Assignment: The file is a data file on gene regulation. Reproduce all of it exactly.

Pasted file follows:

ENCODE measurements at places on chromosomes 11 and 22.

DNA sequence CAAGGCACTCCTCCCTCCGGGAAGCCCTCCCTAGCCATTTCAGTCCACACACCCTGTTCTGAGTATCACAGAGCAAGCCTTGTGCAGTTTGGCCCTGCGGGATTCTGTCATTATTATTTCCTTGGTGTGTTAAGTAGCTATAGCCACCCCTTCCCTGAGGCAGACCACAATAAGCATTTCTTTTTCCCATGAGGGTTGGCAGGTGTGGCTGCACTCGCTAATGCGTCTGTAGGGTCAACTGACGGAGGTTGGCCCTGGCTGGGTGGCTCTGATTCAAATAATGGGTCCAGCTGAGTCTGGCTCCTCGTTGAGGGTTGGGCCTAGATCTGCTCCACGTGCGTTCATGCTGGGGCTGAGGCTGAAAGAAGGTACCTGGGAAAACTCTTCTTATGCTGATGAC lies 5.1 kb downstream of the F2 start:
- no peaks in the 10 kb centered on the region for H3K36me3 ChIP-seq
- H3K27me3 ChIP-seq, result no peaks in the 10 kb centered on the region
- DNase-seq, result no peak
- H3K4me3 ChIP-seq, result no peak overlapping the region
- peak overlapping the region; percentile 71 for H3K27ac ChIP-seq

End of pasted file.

ENCODE measurements at places on chromosomes 11 and 22.

DNA sequence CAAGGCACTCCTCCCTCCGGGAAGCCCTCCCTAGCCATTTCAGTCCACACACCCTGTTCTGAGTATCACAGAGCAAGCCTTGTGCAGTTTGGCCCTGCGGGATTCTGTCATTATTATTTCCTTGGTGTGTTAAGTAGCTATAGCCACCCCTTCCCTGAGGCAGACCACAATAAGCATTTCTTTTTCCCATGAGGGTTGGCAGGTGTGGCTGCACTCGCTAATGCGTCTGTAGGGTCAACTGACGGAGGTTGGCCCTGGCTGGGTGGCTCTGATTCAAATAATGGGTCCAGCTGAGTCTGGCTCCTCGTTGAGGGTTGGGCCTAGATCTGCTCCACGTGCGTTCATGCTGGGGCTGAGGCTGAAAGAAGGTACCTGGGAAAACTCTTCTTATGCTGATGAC lies 5.1 kb downstream of the F2 start:
- no peaks in the 10 kb centered on the region for H3K36me3 ChIP-seq
- H3K27me3 ChIP-seq, result no peaks in the 10 kb centered on the region
- DNase-seq, result no peak
- H3K4me3 ChIP-seq, result no peak overlapping the region
- peak overlapping the region; percentile 71 for H3K27ac ChIP-seq